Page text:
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Presidential address to NFU Scotland Conference 2024

President Martin Kenedy address to NFU Scotland Conference, 8 February 2024

When I wrote my address to you all this time last year, I highlighted what the key challenges were that lay ahead for NFU Scotland and how they were going to be addressed. 

It goes without saying that headline and overarching challenges such as trade, labour, support and fairness in the supply chain, never go away and we continually lobby on your behalf to achieve what NFU Scotland’s vision is all about, to create a profitable and sustainable agricultural industry.



Looking back on last year’s challenges, one that was particularly difficult and so important for NFU Scotland, was the appointment of a new Chief Executive. 

After a number of very high-quality candidates went through our interview process, we were delighted to announce John Davidson as our new CEO. 

Now that John has been in position for nearly eight months and has travelled the length and breadth of the country engaging with as many members as possible, it’s very plain to see he has been a great appointment and has been very well received by not only our membership but also with wider stakeholders. 

As I said at our autumn conference, he has a positive infectious enthusiasm which I know he will retain, despite one member saying, ‘we’ll soon knock that out of him’. 

Of course, for the best part of 7 months NFU Scotland functioned flawlessly albeit extremely stretched without a CEO. And I would like to take this opportunity to pay tribute to the whole team, particularly Jonnie Hall who stepped up and lead us through that challenging time until John was in place. I have no doubt that your union will go from strength to strength to help deliver that vision of sustained profitability.

So, on the point of profitability, why is it such a bad word that some in society see as either greedy or controlling? 

Nothing could be further from the truth when it comes to farming and crofting. I can understand people’s views when we see utterly obscene profits being made by companies, sometimes multi-national companies whose only interest is to deliver for their shareholders, but that’s not what profit in agriculture does.

We need to change the understanding of what profit delivers in the agricultural world. 

We all know that food and drink is the biggest driver of the Scottish economy.  

But if we don’t have our primary producers in a profitable situation, then not only will we begin to see a further decline in our production of high-quality food, but we will also see less investment back into our rural economy.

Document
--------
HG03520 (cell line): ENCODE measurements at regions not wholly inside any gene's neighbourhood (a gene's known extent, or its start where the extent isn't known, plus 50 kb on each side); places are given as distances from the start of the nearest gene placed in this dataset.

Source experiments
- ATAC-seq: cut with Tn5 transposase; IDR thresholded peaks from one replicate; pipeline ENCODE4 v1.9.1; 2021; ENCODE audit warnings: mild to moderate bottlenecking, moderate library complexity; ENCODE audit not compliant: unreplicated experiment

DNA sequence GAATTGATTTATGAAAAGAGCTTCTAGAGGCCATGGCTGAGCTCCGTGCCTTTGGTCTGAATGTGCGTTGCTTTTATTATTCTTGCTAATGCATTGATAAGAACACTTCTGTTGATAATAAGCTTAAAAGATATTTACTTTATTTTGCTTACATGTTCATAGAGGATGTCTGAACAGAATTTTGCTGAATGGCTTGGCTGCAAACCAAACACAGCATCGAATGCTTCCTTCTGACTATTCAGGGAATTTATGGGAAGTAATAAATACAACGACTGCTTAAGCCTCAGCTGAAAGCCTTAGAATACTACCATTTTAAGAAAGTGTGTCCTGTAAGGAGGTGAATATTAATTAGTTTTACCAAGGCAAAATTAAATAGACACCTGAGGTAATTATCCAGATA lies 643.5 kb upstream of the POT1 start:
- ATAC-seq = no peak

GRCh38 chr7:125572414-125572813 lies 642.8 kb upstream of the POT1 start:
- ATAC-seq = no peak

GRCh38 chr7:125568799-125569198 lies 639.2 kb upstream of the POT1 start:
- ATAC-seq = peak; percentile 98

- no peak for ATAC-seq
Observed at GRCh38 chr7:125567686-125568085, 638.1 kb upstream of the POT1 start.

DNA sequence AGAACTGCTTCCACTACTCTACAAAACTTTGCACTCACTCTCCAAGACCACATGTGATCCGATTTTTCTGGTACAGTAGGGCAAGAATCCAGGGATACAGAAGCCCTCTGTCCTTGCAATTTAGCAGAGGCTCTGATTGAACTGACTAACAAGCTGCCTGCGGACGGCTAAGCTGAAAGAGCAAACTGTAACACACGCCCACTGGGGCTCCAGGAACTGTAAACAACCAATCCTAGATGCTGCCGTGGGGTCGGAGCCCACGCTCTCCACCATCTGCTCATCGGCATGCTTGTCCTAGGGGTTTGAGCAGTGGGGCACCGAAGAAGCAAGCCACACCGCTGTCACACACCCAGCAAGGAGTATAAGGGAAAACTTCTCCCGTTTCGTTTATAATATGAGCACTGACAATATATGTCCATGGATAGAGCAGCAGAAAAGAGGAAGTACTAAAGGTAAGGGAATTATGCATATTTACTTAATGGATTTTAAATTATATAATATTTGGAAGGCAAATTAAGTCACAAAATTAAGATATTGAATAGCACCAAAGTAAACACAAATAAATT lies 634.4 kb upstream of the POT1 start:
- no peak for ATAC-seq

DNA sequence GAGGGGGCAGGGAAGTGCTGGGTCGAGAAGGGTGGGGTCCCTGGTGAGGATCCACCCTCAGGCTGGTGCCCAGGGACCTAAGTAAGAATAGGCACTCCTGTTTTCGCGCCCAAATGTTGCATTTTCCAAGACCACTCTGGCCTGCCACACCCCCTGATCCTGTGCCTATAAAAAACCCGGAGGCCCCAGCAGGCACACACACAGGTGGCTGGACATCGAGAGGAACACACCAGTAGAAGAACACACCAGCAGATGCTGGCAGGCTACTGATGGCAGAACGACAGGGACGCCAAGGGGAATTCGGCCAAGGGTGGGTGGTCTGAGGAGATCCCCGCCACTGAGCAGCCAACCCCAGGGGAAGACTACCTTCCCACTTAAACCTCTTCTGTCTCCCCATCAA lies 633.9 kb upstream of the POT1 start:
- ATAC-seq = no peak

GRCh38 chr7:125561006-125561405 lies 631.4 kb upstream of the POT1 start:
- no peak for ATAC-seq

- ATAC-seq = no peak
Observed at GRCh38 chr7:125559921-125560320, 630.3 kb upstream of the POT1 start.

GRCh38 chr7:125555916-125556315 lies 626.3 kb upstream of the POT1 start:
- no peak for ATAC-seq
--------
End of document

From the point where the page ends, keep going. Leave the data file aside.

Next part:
Even as an average hill farmer I am willing to invest in new equipment to drive the business forward and help the economy, in fact this year we invested in a new bedding machine – a pitchfork!.

Joking aside, investment from profitable agriculture delivers billions to the wider economy so that investment must be protected.

A lack of profit, that leads to reduced production, would be disastrous on so many fronts, as the loss of critical mass denies the volume of product required by the whole food chain. Then ultimately the biggest part of Scotland’s economy shrinks so the country’s ability to invest in other needs of society is compromised. 

However, you all know that I’m preaching to the converted here. The question is what are we going to do about it? 

Well, first of all, we need to explain all of this in much more detail to governments. Our new updated strategic policy priorities and key asks, which we will hear more about tomorrow will help get this message across.

I say governments, because it is every bit as important that we explain all this to decision makers in London as it is those in Edinburgh. 

Why? Well, there’s three reasons.

First of all, there’s as much a lack of understanding of what agriculture does in Westminster as there is in Holyrood.

Secondly, when it comes to funding, it is the UK treasury that holds the purse strings.

Thirdly, so many things that affect Scottish agriculture such as trade deals and immigration policy are reserved to Westminster.

Our next speaker will have the opportunity to tell us how the UK government intend to support the biggest part of the economy in Scotland, that needs to be in line with our key policy asks.

So, this year, given we are undoubtedly in a general election year, we are planning a National Hustings. When I say National Hustings, I mean a party husting of MPs with their portfolio in rural affairs and agriculture. 

This will call out the current leads from all the main parties to tell us from a UK perspective what they will do for Scottish agriculture. 

This event will all be about reserved issues such as trade, labour, and support which are solely the responsibility of Westminster.  How have these three important issues moved on since last year and how can we improve on them. 

On trade, there’s obviously no going back on what the UK Government signed off with Australia and New Zealand.  These deals sold agriculture down the river using farmers and crofters as a cheap pawn to get something over the line quickly.